Sharif S. Elmusa: Poet and Environmental Scholar
For Palestinian-American poet and environmental scholar Sharif S. Elmusa, writing poetry is not just an art. It is what he describes as the "continuous exercise of an existential need." A self-described poet from birth and first-generation Palestinian refugee, Elmusa recently published the first collection of his poetic works, Flawed Landscape: Poems 1987-2008.
Divided thematically into three sections, the collection depicts aspects of the author's imagined life - the initial trauma of forced migration, the fragile warmth of family, and the tensions of exile - while maintaining a consistent theme of deep-rooted connectedness to the homeland. Elmusa's poems are rich in imagery, and draw on elements of impressionism and surrealism. "I like to think of my writing more as a form of painting with words," he says. "I enjoy juxtaposing distant realities."
Elmusa is an associate Professor of political science at the American University of Cairo and one of the leading hydropolitics and environmental scholars of the Middle East. He has published, among other works, Water Conflict: Economics, Politics, Law and Palestinian-Israeli Water Resources, widely regarded as the definitive volume on this issue. He is also editor of Culture and the Natural Environment: Ancient and Modern Middle Eastern Texts.
Born in 1947 in the village of Al-Abbasiya - 10 miles from the port city of Jaffa - Elmusa's family fled the village during the Nakba, along with the more than 700,000 Palestinians who were driven from their homes during the creation of Israel in 1948. He grew up in a refugee camp on the outskirts of the ancient town of Jericho, but has vivid recollections of hearing about his home village as a child. "Our parents didn't read us 1,001 Nights," he recalls. "For us, Palestine was the legend."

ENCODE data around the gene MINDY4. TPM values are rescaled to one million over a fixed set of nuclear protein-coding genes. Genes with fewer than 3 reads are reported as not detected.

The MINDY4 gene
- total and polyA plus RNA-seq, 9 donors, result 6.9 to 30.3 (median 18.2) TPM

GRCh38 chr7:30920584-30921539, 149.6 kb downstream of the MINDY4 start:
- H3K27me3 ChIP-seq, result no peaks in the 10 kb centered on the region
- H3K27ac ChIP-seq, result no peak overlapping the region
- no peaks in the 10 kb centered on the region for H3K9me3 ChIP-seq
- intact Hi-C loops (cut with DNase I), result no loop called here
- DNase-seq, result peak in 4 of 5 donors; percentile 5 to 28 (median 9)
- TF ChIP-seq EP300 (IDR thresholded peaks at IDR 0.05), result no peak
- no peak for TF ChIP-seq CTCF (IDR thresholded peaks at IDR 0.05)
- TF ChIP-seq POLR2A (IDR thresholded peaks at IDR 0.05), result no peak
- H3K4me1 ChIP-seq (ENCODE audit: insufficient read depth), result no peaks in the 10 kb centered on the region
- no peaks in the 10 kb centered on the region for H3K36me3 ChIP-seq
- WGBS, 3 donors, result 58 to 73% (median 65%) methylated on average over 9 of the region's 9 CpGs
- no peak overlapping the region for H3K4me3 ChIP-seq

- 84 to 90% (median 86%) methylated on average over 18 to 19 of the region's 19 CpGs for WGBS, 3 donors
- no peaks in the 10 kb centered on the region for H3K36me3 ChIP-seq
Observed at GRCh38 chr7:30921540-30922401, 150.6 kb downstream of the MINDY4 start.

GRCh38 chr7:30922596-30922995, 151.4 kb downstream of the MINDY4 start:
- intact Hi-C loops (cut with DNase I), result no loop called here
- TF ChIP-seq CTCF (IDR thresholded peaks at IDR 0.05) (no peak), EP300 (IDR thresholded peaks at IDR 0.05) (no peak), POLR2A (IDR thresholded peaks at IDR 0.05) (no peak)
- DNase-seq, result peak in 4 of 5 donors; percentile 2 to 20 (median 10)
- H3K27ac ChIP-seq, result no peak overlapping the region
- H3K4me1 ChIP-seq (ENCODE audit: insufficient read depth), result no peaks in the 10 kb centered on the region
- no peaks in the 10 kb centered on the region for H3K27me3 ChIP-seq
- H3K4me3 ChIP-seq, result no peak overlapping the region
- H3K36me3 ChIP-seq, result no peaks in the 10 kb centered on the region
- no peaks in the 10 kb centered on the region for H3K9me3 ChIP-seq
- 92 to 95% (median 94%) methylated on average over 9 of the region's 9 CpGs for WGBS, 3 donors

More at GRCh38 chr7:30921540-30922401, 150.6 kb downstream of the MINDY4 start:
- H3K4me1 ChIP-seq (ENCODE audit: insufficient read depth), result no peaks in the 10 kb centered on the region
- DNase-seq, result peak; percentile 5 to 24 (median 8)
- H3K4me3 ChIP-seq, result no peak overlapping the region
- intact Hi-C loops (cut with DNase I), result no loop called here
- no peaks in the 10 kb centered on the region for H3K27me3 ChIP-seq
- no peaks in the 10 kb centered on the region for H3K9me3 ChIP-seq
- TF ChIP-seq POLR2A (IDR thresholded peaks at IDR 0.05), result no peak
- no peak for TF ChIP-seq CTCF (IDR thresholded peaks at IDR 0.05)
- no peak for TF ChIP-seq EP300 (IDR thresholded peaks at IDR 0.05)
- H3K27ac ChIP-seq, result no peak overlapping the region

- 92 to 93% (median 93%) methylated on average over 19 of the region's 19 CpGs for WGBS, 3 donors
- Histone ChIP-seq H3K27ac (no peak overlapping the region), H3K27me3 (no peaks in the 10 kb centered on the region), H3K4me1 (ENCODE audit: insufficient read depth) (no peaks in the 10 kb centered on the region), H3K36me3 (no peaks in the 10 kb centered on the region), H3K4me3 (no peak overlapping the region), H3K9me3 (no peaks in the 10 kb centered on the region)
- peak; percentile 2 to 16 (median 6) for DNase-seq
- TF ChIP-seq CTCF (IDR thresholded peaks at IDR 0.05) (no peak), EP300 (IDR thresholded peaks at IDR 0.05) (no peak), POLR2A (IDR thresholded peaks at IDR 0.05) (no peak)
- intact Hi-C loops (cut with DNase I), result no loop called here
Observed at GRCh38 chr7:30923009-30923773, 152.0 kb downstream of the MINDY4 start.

Elmusa left Jericho first to study civil engineering in Egypt. Then he traveled to the United States, where he attended the Massachusetts Institute of Technology, receiving a doctorate in regional development. Soon after, he settled with his wife, Middle East historian Judith Tucker, in Washington, DC. In addition to continuing his work as a poet in the city, he served as a free-lance author, Senior Fulbright Fellow, and senior research fellow at the Institute for Palestine Studies. He has two children, Karmah and Layth, and currently divides his time between Washington and Cairo.
Elmusa co-edited the pioneering anthology Grape Leaves: A Century of Arab-American Poetry. His own poems and translations of Arabic poetry have appeared in numerous publications. He has just completed a new poetry manuscript entitled Transport, which is looking for a home.